Shops such as the Melanesian Arts Center (website: www.melanesianarts.com.pg) in Lae offer a wide range of handcrafted products. The many street vendors that are everywhere offer an alternative. You can often buy the goods directly from the villagers. Popular souvenirs include ceremonial masks and statuettes from Angoram and the Sepik region, buka basketry, bows and arrows, decorated axes, pottery and other local handicrafts. The butterfly farms ship rare species all over the world. Colorful bilums (traditional mesh bags made from plant fibers or wool) are available in a variety of sizes almost everywhere; the locals use these practical and sturdy bags for a variety of purposes, including shopping, storing tools and carrying babies. The best place to buy groceries is at one of the many markets, where you can often find clothes as well as fresh fruit and vegetables. One of the largest and most beautiful markets is the market in Goroka. Bargaining is allowed in moderation, but one should not be too insistent. If the goods are marked with price tags, there is no need to haggle. It is advisable to take enough small change with you, as the dealers often do not have change. It is considered rude to touch goods that you do not intend to buy.
- Top-engineering-schools: Provides detailed population data for major cities of Papua New Guinea. Also covers geography information including rivers, mountains, lakes, and national borders.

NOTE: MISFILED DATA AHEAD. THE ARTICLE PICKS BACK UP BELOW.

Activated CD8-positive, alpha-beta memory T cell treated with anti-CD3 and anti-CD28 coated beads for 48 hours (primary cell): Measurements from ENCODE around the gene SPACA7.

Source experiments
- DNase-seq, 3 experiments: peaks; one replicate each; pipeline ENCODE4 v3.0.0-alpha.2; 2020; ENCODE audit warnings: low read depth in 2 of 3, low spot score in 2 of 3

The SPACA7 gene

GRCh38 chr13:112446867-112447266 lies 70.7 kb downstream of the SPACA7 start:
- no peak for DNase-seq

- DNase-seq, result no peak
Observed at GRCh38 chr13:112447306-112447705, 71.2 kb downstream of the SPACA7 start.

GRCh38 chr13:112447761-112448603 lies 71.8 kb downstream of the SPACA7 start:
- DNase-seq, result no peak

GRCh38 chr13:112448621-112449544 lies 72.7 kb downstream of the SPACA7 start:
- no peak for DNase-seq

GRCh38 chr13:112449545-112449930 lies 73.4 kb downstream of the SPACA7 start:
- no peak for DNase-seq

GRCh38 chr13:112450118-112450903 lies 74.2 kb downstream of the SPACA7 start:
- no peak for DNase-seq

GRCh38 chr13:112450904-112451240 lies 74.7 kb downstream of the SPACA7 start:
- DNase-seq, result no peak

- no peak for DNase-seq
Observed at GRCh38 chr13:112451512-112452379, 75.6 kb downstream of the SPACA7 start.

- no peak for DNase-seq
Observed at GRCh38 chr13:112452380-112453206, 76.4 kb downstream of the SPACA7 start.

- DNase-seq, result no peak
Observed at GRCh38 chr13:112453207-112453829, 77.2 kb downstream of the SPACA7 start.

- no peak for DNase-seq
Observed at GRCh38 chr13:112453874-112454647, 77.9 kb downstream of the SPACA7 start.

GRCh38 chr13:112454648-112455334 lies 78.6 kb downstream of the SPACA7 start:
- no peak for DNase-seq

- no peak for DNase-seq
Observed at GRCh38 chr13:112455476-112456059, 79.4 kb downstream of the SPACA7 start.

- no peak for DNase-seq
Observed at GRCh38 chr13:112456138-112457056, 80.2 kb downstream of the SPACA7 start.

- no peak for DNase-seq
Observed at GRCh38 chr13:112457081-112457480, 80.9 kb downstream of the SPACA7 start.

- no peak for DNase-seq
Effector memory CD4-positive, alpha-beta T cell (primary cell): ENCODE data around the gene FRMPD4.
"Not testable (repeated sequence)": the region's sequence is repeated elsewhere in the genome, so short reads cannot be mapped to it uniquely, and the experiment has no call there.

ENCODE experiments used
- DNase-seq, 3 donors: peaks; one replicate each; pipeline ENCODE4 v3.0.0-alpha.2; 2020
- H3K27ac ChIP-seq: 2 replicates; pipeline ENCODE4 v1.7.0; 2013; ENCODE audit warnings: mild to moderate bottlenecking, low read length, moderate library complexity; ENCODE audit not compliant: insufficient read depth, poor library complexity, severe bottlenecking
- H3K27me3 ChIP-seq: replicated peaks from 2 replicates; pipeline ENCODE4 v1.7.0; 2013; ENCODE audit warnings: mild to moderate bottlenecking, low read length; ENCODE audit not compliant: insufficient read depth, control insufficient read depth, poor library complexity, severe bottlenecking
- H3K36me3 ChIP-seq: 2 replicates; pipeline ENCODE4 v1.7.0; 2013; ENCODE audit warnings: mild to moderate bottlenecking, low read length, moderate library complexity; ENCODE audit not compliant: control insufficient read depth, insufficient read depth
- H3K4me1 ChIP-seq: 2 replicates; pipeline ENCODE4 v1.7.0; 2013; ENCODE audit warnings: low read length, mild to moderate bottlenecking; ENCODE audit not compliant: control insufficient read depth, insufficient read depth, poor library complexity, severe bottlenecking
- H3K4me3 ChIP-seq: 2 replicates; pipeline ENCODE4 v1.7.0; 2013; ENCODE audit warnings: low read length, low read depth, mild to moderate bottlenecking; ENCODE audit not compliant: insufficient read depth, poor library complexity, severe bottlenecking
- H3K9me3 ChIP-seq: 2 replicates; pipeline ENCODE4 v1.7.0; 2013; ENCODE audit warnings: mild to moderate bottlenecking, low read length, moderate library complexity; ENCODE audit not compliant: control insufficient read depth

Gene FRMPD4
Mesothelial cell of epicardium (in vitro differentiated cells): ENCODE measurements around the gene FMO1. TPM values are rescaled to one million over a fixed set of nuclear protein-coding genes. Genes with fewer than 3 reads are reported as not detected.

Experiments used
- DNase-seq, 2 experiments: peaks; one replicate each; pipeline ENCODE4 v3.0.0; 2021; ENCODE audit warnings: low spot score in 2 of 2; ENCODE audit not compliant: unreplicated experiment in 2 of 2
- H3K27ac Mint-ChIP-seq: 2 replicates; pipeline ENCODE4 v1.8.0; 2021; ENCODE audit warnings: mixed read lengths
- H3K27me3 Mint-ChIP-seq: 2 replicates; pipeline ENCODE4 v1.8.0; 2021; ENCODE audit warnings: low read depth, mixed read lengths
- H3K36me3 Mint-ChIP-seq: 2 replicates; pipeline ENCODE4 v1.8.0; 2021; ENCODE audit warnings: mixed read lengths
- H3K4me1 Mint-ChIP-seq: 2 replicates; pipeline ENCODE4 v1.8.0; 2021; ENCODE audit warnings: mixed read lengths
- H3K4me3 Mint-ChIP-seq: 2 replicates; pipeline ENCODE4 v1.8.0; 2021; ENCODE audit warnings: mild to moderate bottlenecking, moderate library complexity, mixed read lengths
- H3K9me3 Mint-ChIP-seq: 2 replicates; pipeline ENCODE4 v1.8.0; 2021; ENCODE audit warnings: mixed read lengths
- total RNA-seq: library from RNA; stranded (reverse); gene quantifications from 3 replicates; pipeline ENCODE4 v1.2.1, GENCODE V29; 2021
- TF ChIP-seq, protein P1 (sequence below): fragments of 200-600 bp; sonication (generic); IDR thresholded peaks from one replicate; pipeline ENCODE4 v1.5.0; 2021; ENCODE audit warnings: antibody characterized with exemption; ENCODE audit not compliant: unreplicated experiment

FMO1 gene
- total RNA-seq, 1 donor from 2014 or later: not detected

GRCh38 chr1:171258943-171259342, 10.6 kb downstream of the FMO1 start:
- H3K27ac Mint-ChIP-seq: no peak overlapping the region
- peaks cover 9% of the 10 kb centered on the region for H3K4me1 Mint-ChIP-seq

Mon-Fri 09.00-17.00 and Sat 09.00-12.00. Some shops are open longer or even on Sundays.
The nightlife in Papua New Guinea takes place mainly in the tourist areas and in the coastal cities. Port Moresby has the liveliest nightlife with pubs, bars, restaurants and some discos and nightclubs; The Royal Papua Yacht Club directly at the harbor is particularly popular with foreigners (Internet: www.rpyc.com.pg). Many hotels host dances and other live entertainment programs in the evenings. Locals and tourists alike are drawn to The Gold Club in the Lamana Hotel (Internet: www.lamanahotel.com.pg), where you can sometimes even turn night into day in the open air. On some evenings, internationally renowned DJs ensure a good atmosphere. There are also two cinemas a drive-in cinema and theatrical performances in the city. Every now and then there are also sing-sings or folkloric performances. There are also some nightlife options in the towns of Madang, Wewak and Lae. Current event information can be found in the local regional newspapers and at the hotel receptions. Some diving schools offer night diving trips for experienced divers. Outside of the big cities, the nightlife is very quiet. You won’t find cool nightclubs and hip bars here. This is compensated by a breathtaking starry sky, in which many more stars and planets can be seen than from densely populated Europe. Wewak and Lae have some options for going out in the evening. Current event information can be found in the local regional newspapers and at the hotel receptions. Some diving schools offer night diving trips for experienced divers. Outside of the big cities, the nightlife is very quiet. You won’t find cool nightclubs and hip bars here. This is compensated by a breathtaking starry sky, in which many more stars and planets can be seen than from densely populated Europe.